By David Friend, The Canadian Press
TORONTO — Summer 2021 was supposed to mark the triumphant return of Canadian music festivals. Instead, it’s ushering in another season of disappointment.
As COVID-19 cases rage across the country, many of Canada’s beloved summer music events are falling like dominoes as organizers abandon any hope of a return this year.
Since the start of April, RBC Bluesfest in Ottawa, Country Thunder festivals in Craven, Sask. and Calgary, as well as folk festivals in Winnipeg and Edmonton have been among those who’ve announced cancellations.
And in the coming weeks, several other major music events are expected to make the final call on their own prospects of a 2021 festival season, in the shadow of strict health guidelines.
Todd Jenereaux, executive vice president of Republic Live, is one of those organizers faced with a looming deadline. His company operates Boots & Heats in Oro-Medonte, Ont., and as one of the province’s biggest music festivals, it remains on the calendar for the long weekend in early August.
But he’s watched the prospects of holding this year’s country music extravaganza grow dimmer by the day.
“If you can’t have more than 10 people together in one space in Ontario right now, it’s a long way to get to 30,000 in August,” he said.
“We obviously have to deal with the reality of a deadline coming up that is going to be really hard for us to achieve? All we know is we can’t do anything until things change. This is an industry that doesn’t turn on a dime either. We can’t get the go-ahead on Tuesday and be open on Friday.”
Festival organizers across the country say they’ve faced similar uncertainties as provinces make summertime plans a low priority while they grapple with surging cases of viral variants and a sluggish rollout of vaccinations.
Beyond allowances on large gatherings, countless other pieces must fall into place for a successful music festival to move forward, such as water stations and swaths of portable toilets — shared accommodations that make public health authorities anxious, according to some planners.
But the most urgent deadline involves the performers who take the stage.
Most Canadian festivals rely on major U.S. acts to draw ticket buyers and many of those performers book their North American festival stops a year in advance as they map out larger summer tour schedules.
With the U.S.-Canadian border still closed, festival organizers say they’ve been unable to predict whether bands and their crews might even be allowed to head north with their gear in tow.
“I don’t know how many times we’ve had conversations with agents over the last year (with them asking,) `When are they going to open up the borders?’ Well, I have no clue,” said RBC Bluesfest director Mark Monahan.
“There were so many factors beyond our control that at a certain point you just had to throw in the towel.”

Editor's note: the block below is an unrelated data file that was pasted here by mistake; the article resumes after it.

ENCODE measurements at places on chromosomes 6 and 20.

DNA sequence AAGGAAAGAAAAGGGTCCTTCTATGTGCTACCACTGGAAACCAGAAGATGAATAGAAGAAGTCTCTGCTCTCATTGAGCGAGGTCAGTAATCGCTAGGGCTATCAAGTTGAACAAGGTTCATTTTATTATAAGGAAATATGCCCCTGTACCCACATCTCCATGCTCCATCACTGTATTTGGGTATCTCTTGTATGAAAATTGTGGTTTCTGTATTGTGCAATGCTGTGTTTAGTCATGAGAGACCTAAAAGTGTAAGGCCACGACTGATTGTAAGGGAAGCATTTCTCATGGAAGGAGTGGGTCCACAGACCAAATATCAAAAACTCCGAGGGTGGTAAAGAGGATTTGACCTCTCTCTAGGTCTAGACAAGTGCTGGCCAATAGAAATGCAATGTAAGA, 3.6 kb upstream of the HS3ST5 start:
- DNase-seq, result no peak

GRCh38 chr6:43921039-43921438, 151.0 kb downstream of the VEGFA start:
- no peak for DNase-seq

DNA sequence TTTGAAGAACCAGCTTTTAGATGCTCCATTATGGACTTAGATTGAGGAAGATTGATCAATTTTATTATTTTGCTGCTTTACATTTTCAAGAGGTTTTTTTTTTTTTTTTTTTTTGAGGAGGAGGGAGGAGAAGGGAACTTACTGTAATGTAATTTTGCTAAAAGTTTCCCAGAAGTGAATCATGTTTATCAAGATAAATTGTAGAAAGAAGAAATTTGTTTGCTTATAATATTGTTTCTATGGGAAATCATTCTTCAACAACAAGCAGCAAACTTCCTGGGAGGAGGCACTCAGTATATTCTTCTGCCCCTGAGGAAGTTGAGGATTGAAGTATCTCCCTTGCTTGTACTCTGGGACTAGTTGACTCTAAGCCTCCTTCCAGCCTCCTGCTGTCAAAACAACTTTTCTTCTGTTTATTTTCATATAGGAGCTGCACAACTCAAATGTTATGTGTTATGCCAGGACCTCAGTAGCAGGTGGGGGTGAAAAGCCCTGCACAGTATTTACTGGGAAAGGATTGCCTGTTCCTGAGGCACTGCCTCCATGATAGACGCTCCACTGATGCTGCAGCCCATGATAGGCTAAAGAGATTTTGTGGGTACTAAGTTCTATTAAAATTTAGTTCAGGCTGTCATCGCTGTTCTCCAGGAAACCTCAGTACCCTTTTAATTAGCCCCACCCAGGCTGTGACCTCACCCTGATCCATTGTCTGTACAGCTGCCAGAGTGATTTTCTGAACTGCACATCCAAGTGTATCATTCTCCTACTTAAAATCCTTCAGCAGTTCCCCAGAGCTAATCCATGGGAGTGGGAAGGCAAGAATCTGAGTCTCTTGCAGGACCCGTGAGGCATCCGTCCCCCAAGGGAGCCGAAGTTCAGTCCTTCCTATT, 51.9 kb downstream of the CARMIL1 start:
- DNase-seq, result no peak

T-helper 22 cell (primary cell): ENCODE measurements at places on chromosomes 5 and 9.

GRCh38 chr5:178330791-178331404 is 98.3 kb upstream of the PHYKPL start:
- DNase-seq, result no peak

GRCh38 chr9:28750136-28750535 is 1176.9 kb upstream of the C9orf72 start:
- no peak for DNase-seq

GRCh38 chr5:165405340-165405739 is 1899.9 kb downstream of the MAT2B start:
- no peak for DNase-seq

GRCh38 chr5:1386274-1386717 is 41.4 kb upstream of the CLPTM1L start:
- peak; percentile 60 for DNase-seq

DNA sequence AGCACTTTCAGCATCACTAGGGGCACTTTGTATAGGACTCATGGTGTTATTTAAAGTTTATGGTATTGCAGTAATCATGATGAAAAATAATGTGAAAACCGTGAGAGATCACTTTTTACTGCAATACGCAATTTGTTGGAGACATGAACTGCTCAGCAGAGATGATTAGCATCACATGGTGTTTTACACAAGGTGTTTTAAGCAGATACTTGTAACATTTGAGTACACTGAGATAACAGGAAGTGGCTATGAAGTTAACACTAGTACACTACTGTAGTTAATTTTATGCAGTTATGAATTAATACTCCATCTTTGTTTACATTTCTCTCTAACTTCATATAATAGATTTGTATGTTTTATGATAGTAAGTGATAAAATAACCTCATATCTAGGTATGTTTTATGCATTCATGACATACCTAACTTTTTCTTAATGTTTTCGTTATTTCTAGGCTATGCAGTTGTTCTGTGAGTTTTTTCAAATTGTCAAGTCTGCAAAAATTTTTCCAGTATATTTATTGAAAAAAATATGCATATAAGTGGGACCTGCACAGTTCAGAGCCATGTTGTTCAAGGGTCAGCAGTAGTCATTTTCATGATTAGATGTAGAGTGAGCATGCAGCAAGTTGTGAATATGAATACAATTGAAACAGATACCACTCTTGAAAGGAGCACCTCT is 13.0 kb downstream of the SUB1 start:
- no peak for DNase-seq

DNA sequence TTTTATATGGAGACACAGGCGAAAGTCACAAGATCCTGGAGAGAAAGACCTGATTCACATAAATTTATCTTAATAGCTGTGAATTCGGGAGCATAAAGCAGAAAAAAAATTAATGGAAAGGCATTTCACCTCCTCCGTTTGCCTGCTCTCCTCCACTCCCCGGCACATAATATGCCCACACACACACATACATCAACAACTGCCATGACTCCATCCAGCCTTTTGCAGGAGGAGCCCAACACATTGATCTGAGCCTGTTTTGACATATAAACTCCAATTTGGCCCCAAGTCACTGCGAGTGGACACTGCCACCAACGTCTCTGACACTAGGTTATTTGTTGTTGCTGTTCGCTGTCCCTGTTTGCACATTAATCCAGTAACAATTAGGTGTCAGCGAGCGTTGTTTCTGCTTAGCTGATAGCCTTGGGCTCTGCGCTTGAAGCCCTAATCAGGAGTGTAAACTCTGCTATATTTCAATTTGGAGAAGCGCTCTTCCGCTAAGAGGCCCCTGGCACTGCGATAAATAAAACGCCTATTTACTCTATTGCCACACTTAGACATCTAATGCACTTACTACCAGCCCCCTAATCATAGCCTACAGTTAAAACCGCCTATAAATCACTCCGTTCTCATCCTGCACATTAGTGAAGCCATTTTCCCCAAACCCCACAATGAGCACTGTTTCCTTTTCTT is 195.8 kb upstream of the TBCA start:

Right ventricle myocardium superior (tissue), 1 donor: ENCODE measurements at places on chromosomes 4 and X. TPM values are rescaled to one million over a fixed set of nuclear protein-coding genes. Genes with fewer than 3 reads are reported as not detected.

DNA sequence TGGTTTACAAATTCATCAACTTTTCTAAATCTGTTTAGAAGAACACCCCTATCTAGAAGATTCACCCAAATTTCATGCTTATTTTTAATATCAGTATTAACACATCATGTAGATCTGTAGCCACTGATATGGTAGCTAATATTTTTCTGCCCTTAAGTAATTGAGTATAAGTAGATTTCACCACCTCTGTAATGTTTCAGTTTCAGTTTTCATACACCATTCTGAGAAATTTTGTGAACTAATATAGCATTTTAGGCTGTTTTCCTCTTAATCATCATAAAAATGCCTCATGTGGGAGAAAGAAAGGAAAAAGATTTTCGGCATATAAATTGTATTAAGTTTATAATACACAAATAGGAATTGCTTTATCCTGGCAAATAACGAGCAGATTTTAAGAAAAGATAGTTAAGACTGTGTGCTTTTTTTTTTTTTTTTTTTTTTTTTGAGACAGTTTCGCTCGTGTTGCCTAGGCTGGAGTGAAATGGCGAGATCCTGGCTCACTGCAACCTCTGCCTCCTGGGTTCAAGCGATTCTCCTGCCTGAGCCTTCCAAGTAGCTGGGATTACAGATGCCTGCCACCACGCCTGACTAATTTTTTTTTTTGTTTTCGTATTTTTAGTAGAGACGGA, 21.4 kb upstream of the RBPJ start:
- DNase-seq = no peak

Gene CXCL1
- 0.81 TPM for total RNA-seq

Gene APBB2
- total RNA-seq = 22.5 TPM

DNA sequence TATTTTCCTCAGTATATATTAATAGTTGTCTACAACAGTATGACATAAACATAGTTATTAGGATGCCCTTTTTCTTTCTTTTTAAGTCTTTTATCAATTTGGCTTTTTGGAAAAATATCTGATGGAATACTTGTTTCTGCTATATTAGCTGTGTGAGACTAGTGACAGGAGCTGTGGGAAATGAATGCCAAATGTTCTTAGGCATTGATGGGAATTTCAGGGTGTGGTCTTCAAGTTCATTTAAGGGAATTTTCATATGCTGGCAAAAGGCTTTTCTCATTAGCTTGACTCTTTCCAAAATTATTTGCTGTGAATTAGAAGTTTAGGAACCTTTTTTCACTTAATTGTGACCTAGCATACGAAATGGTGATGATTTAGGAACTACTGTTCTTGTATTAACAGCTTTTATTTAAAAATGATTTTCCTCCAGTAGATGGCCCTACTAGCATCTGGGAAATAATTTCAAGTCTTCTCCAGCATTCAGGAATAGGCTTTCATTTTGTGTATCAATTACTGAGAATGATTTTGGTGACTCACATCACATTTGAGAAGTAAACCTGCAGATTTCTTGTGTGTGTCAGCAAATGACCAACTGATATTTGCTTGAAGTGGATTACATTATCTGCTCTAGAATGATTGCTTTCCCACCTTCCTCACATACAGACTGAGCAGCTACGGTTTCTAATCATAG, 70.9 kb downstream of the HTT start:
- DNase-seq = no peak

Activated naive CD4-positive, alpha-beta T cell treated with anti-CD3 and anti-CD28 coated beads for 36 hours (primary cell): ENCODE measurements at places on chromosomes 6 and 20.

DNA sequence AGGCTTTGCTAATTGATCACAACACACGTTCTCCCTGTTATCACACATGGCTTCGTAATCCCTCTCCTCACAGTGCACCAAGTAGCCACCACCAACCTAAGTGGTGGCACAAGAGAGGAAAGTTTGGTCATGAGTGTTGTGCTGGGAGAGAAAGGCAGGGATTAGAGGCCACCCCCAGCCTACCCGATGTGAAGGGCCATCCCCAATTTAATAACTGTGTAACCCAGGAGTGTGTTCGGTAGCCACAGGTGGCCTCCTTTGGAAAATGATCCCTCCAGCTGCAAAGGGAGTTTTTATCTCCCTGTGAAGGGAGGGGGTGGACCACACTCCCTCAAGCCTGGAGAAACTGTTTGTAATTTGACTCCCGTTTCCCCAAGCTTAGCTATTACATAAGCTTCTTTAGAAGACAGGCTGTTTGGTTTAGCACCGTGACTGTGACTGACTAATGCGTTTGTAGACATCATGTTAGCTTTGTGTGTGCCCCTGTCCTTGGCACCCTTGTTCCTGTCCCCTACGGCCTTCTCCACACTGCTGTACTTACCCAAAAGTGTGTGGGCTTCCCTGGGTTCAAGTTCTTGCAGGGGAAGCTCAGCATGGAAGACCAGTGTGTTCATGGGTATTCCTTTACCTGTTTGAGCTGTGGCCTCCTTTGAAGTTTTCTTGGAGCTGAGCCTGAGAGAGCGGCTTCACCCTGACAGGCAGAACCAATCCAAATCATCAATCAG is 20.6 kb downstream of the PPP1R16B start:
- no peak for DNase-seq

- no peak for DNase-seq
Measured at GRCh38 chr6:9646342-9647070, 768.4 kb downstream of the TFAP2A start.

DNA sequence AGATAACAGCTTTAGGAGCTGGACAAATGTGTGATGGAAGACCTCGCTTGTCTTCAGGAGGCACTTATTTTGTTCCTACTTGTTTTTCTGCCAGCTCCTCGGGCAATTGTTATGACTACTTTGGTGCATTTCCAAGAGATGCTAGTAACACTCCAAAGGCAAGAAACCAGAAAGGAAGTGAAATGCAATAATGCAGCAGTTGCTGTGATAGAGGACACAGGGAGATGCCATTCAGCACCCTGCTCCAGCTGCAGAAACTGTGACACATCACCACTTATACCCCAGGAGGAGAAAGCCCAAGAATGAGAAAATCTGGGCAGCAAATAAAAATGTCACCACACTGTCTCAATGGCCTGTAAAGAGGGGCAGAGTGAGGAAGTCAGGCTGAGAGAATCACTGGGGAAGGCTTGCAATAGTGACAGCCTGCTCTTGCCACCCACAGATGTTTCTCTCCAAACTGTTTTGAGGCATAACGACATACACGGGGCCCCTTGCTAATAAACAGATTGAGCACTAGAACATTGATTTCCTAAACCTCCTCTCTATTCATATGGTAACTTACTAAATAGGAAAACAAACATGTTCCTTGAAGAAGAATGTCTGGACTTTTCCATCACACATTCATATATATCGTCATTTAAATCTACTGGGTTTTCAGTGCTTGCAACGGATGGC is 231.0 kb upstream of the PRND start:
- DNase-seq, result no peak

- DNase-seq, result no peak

Terry Wickham, producer of the Edmonton Folk Music Festival, said his board waited an extra month in hopes of a turnaround in COVID-19 numbers. Eventually, they decided it wasn’t realistic to move forward with so many health concerns looming, among them asking volunteers to put themselves in a vulnerable situation.
“If I thought things were going change in the next few weeks, I’d have hung in, but I just don’t see it,” he said.
“A lot of people have the feeling that the show must go on. Sometimes, you know, it doesn’t,” he added.
Outside Canada, one music festival learned the hard way about how precarious making plans to go forward can be.
In late March, Australia’s Byron Bay Bluesfest was blindsided when health authorities blocked the event from moving forward after a single COVID-19 infection was detected in the region a day before the festival was scheduled to begin.
Evelyn Richardson, head of Live Performance Australia, told local media the fallout of a last-minute cancellation left the festival with a potential loss of $10 million (Australian).
Those risks could beset any festival hoping for brighter days ahead this summer.
The Osheaga Music and Arts Festival in Montreal remains on the calendar for late July, despite an ongoing nightly curfew in parts of the province.
Organizers at Evenko declined interview requests but said in a statement that “it’s too early to talk about our summer festivals at this moment as Montreal is still in a red zone, but we continue to monitor the various elements.”
The Calgary Folk Music Festival’s leadership also declined to be interviewed but said they remain “cautiously optimistic and adaptable” as they move towards four days of events that kick off July 22.
Rather than sit this year out, Myles Rusak and his team at the Sound of Music Festival in Burlington, Ont. have drafted an alternative plan.
Instead of holding the usual nine-day festival, the executive director said they will revamp the structure and stretch it out over three months. The Sound of Music Festival’s Return to Live series will consist mainly of concerts performed on patios, inside restaurants and around the area by mostly local Canadian musicians.
“Early on, we had to stop thinking about what we can’t do — and that was the full-blown festival,” he said.
“So we thought: What can we do?” he said.
While many of the details are still in working stages, such as the performer lineup and the seating arrangements, Rusak said he’s closely watching how other countries navigate their own live music rollouts.
“I refuse to say, `Nope, we’re done, let’s just phone it in and wait it out,”’ he said.
“What we’re attempting to do is plan for the worst and hope for the best.”